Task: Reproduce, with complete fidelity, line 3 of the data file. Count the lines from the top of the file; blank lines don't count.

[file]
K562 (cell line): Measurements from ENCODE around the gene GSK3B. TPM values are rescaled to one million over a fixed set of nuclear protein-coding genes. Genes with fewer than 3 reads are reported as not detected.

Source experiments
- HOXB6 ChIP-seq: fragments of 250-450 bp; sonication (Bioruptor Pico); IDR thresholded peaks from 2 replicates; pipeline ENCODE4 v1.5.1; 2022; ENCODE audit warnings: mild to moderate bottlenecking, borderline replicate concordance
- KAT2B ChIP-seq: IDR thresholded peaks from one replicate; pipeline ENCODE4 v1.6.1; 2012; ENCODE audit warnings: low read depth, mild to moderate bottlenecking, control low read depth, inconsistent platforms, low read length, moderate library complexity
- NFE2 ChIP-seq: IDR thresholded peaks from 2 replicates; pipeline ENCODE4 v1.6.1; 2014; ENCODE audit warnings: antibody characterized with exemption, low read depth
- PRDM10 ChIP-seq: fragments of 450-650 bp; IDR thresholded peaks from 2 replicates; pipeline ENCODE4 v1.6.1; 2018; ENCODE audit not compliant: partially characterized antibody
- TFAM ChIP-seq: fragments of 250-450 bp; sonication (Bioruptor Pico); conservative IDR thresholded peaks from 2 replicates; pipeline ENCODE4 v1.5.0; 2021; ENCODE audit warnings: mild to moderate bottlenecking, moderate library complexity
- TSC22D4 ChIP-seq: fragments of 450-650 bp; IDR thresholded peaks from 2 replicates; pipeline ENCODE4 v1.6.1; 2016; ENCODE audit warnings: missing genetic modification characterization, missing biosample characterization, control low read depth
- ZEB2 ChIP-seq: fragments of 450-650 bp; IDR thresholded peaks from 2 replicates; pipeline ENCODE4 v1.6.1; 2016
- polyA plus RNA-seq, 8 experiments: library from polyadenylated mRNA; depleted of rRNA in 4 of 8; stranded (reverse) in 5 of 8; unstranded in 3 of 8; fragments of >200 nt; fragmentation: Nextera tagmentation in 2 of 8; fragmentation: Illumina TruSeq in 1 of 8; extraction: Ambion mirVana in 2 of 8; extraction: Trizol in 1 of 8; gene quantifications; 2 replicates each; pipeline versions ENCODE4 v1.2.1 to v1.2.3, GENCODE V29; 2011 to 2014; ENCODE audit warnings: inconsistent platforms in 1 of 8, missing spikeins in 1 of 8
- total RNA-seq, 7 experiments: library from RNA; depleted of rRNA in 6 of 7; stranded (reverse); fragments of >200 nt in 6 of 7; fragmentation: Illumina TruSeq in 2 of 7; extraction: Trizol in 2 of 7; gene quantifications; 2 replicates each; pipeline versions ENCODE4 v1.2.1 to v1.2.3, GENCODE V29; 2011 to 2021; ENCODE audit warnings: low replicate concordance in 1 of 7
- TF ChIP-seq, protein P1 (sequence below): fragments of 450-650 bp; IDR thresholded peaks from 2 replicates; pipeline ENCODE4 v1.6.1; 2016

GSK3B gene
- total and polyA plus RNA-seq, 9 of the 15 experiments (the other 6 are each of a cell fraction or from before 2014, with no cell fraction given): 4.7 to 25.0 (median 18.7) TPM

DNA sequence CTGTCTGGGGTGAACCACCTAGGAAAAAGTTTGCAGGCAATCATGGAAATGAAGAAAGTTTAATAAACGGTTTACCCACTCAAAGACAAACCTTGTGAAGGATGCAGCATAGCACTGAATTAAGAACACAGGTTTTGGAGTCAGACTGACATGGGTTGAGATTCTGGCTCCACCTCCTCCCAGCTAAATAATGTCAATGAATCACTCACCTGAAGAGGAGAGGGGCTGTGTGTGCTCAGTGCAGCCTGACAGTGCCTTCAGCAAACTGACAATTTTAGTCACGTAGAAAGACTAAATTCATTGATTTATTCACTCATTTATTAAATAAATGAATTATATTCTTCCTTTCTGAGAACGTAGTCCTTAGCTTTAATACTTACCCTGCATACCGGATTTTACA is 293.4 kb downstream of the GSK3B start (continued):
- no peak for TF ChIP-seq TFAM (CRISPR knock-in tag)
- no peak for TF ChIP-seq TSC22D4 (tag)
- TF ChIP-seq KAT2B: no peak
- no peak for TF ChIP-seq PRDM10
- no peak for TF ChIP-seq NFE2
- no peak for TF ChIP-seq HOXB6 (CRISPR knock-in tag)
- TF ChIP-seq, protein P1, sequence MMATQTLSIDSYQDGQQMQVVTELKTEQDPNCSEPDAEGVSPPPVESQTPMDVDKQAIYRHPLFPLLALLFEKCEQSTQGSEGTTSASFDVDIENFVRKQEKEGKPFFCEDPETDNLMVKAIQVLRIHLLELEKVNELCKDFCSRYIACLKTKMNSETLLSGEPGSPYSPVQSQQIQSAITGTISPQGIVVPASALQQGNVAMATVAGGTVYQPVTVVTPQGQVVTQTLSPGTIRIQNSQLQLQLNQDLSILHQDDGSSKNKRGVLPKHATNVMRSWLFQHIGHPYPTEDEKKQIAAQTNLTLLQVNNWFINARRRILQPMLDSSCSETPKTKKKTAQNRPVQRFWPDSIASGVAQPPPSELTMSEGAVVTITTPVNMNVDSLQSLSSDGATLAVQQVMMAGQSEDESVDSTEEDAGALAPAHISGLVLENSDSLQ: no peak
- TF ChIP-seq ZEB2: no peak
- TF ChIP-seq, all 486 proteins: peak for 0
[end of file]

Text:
- HOXB6 ChIP-seq: fragments of 250-450 bp; sonication (Bioruptor Pico); IDR thresholded peaks from 2 replicates; pipeline ENCODE4 v1.5.1; 2022; ENCODE audit warnings: mild to moderate bottlenecking, borderline replicate concordance